You’re Not Going to Need It

Neal Conan: “You had solar panels (on your sailboat) for electricity.”
Matt Rutherford: “I did, but they broke.”
Neal: “They broke?”
Matt: “One by one.”
Neal: “I think you had a Kindle for reading books.”
Matt: “I did. It broke in a storm.”

I like Matt’s story for all that it tells as about our expectations and presumed requirements for a huge project we’ve never done before.

When I started out professionally the teams I worked on created deliverables; mockups, storyboards, sitemaps, taxonomy listings, content maps, wireframes, process flows, clickable prototypes, specification documents, usability testing, amazing looking proposals, Photoshop, timesheets. When I struck out on my own I assumed all of these things were required, so I packed them all with me.

Project after project I saw how each of these tools could bring as much confusion, delay, and tedious re-work as they could clarity. I saw how easy it was to iterate, debate, and perfect them, while losing sight of the project’s purpose and its promised business value. One by one, I stopped promising any specific design planning deliverable – other than a wireframe and a functioning web app. Then I dropped the wireframes. I eliminated all of this design planning documentation in favor of engaged conversations directly with the buyer that culminated in pen-on-paper sketches of how the key functionality should work followed by an estimate on when it’d be available to click-through.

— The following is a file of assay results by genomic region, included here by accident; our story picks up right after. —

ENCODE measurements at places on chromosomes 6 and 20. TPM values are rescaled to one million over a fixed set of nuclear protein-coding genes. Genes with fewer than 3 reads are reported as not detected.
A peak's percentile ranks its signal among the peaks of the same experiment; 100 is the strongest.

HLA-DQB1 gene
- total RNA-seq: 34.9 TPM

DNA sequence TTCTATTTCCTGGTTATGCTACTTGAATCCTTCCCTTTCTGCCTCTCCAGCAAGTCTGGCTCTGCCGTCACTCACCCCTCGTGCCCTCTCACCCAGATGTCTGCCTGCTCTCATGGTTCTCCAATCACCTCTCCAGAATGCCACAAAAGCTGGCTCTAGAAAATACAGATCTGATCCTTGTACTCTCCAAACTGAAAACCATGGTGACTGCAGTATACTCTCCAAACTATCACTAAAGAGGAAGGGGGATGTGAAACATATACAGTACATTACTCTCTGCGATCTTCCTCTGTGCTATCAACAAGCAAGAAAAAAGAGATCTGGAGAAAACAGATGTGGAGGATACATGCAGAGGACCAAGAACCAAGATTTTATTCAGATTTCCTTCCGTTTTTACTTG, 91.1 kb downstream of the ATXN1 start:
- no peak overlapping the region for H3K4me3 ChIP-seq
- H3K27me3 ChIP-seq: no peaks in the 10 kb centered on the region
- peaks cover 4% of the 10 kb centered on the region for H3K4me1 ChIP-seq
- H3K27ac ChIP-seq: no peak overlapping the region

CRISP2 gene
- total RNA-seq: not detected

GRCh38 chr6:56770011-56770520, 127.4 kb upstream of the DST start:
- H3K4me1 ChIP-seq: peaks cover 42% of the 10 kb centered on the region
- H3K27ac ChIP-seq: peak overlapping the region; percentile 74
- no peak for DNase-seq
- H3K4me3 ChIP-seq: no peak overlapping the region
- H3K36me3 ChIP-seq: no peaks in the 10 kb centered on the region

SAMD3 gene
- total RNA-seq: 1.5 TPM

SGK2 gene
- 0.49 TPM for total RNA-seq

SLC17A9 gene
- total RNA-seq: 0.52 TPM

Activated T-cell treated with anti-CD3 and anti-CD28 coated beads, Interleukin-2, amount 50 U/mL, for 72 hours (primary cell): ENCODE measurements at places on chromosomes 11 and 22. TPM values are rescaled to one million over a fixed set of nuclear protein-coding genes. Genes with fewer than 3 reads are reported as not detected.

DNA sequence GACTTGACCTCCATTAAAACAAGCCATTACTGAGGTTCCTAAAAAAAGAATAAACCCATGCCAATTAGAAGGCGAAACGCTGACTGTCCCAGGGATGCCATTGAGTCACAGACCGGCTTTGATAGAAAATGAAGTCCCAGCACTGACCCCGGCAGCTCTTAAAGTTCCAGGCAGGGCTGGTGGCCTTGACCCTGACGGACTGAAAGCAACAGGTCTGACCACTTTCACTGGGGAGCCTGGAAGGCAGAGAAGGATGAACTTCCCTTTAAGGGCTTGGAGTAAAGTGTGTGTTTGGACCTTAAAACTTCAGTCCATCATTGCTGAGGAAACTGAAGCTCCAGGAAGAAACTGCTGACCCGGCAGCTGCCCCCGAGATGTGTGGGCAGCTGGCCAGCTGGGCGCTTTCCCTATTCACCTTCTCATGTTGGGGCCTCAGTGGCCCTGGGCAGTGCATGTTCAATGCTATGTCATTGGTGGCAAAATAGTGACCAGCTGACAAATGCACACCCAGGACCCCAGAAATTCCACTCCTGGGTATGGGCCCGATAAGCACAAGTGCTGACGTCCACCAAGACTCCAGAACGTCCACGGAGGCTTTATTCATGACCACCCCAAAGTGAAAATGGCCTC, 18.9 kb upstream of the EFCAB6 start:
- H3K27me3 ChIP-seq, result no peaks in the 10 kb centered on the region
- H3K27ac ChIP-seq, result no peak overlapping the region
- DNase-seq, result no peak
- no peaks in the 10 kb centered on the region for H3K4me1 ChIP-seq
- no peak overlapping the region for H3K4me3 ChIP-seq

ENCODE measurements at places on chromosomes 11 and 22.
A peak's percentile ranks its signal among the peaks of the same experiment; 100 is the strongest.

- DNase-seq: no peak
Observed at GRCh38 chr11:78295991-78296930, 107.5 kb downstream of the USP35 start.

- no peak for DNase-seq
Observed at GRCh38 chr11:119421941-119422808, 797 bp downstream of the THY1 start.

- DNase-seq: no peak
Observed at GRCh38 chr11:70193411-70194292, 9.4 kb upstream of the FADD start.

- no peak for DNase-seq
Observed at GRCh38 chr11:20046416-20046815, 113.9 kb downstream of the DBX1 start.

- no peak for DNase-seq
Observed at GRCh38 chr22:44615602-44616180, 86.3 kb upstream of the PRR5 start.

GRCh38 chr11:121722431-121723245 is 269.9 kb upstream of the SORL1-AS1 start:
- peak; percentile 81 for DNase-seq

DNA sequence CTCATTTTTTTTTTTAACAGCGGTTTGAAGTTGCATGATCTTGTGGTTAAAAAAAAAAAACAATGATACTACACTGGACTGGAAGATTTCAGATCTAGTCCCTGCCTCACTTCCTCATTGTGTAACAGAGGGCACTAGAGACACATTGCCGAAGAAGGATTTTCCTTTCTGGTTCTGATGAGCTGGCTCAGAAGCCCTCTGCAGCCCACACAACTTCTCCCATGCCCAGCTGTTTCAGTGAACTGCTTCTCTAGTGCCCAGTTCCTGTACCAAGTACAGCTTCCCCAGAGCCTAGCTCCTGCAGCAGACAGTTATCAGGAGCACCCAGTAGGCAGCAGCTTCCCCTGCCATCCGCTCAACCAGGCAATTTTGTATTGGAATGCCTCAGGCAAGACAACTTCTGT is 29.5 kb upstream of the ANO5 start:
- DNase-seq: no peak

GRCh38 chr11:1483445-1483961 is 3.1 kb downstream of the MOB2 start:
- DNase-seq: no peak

Everything else? So much jetsam.

It’s not that I stopped doing the thinking encapsulated in those deliverables, the thinking became hyper-focused, hyper-prioritized on the core function of the project. If the core function couldn’t actually work nothing else will save it, not the color palette, not the logo, or which order the navigation labels are in. Hell, not even the project management methodology choice will save a project where the unique value proposition is neither.

The tools we actually need to be successful on a regular basis are so basic as to be taken for granted:
– trust in & respect for each other’s abilities
– clear, efficient, constructive communication
– absolute clarity in goals
– complete flexibility in execution
– a comfort with continual iteration

In this day and age, the rest can learned, negotiated, or rolled into the project as needed – whether it’s a project management philosophy, a unique software application, or a greater understanding of the subject matter. Presuming the four tools listed above are present, prior experience in the expected deliverables, vocabulary, or value chain of a specific domain is not only unnecessary but actually be counter-productive. Counter-productive to delivering the compelling innovation the creative team was assembled for.